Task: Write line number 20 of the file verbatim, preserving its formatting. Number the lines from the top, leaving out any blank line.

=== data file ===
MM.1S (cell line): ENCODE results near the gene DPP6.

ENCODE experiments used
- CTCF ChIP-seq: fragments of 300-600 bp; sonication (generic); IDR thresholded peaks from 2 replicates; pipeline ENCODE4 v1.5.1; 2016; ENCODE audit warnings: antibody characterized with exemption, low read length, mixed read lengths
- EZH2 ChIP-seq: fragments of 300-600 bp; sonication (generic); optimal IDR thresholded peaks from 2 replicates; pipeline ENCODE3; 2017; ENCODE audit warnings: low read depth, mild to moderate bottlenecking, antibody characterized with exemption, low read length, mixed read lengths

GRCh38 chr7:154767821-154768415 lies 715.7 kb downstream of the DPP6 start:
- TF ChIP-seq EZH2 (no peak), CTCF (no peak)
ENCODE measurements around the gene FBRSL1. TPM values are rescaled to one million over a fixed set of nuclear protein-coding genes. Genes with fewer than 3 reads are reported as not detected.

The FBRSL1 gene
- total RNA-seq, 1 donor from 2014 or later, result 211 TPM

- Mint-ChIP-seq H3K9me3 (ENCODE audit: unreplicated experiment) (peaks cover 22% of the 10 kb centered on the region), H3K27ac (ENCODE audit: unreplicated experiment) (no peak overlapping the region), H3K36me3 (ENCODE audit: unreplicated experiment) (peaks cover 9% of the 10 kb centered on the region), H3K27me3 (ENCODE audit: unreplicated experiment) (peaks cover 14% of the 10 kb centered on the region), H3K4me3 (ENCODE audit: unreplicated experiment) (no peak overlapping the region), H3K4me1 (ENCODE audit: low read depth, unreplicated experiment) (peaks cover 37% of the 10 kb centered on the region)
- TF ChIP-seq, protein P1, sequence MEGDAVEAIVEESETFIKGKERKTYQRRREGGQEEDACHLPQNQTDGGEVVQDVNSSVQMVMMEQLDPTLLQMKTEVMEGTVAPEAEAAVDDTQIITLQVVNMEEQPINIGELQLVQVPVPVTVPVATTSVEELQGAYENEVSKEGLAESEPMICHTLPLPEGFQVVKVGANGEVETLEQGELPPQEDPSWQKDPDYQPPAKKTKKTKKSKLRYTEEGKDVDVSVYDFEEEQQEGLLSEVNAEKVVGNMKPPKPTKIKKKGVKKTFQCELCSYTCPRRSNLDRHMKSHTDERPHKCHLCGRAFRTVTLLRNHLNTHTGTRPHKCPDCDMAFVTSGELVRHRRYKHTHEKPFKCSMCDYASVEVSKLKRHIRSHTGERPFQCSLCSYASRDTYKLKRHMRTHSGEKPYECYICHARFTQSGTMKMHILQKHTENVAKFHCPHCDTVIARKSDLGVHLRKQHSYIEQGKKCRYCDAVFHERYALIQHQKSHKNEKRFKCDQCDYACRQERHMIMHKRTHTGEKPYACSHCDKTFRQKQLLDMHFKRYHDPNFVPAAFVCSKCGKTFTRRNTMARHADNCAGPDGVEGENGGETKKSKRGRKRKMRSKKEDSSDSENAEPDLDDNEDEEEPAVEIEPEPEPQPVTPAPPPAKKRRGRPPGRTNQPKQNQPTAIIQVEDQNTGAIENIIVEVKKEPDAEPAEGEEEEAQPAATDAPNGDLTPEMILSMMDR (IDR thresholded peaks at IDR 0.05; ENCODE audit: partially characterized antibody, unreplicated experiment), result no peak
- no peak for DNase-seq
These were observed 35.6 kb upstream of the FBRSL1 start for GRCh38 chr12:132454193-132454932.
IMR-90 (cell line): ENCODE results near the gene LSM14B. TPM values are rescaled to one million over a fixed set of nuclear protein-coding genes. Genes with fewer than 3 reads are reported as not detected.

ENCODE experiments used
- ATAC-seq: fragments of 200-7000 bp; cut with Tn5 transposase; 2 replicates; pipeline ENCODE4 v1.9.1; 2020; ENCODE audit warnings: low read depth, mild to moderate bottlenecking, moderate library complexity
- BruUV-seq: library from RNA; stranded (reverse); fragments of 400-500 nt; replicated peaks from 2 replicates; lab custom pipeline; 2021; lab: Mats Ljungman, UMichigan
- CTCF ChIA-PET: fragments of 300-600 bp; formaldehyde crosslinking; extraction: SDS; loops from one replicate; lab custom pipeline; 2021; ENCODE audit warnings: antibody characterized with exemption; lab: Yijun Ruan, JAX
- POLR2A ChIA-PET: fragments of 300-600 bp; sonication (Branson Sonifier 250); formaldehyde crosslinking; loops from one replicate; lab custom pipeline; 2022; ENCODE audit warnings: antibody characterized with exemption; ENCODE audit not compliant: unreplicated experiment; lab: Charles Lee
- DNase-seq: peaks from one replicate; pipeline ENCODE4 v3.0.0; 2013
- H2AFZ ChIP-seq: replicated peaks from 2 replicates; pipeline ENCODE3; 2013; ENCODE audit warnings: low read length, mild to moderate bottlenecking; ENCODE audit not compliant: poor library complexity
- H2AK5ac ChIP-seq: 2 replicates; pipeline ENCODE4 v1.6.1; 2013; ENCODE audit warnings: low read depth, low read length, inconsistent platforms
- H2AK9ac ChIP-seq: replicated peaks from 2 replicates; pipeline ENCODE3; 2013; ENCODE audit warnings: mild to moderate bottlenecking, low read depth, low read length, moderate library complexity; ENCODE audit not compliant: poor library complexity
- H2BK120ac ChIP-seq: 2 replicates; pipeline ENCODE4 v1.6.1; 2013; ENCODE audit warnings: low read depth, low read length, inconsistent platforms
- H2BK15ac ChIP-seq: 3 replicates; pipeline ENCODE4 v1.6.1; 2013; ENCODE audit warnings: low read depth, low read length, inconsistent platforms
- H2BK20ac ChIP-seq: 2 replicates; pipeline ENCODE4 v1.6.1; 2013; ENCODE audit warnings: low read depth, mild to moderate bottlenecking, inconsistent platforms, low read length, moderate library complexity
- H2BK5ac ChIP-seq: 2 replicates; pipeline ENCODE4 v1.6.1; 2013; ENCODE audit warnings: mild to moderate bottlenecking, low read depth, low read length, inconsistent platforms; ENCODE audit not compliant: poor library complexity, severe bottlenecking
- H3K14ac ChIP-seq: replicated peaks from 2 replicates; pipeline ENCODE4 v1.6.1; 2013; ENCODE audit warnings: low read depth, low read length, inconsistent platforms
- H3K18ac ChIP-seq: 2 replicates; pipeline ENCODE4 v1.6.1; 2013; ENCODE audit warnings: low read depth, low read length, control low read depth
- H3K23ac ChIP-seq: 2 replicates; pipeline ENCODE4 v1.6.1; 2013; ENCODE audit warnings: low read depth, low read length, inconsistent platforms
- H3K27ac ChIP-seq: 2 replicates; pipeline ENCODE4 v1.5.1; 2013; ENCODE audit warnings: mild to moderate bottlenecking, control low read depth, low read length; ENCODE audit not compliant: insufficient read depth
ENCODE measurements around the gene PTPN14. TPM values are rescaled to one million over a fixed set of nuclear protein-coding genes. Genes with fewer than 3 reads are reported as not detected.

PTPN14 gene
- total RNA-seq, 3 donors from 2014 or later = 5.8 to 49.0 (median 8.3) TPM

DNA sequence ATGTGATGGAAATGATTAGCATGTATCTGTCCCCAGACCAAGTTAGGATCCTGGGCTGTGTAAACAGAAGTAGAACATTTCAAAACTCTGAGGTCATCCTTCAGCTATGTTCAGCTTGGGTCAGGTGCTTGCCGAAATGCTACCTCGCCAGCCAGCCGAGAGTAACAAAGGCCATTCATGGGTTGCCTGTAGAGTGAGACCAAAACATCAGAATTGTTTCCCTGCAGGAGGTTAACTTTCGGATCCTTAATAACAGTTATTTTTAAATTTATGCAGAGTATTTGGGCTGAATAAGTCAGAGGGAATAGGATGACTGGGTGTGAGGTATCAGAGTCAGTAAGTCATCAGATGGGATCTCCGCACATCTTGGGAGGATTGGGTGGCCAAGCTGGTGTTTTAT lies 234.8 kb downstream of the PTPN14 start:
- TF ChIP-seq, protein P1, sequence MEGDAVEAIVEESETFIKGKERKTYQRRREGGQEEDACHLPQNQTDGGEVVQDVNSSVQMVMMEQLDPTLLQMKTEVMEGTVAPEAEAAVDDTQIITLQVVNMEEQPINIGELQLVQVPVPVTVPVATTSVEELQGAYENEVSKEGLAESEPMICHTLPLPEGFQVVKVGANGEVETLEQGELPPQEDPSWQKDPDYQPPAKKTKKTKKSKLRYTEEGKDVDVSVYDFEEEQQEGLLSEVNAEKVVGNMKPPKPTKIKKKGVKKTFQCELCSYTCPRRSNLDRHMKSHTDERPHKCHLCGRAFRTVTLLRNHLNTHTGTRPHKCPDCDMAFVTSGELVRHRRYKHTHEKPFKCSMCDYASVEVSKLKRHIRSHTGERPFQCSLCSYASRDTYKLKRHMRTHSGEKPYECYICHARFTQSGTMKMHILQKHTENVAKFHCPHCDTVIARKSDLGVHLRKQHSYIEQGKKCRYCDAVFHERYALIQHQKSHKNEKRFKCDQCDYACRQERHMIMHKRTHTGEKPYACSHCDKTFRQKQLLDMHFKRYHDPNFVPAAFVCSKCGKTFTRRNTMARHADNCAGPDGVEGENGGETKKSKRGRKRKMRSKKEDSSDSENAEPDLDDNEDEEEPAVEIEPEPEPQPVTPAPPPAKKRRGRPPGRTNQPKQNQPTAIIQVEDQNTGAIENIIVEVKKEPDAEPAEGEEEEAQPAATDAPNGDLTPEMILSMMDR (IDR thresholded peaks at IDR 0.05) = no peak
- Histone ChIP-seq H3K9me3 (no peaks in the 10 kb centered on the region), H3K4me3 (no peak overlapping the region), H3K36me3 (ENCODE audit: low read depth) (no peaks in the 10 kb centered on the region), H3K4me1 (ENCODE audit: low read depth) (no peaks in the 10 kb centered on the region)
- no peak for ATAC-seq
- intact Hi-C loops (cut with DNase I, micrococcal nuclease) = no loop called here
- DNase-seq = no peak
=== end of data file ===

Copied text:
- DNase-seq: peaks from one replicate; pipeline ENCODE4 v3.0.0; 2013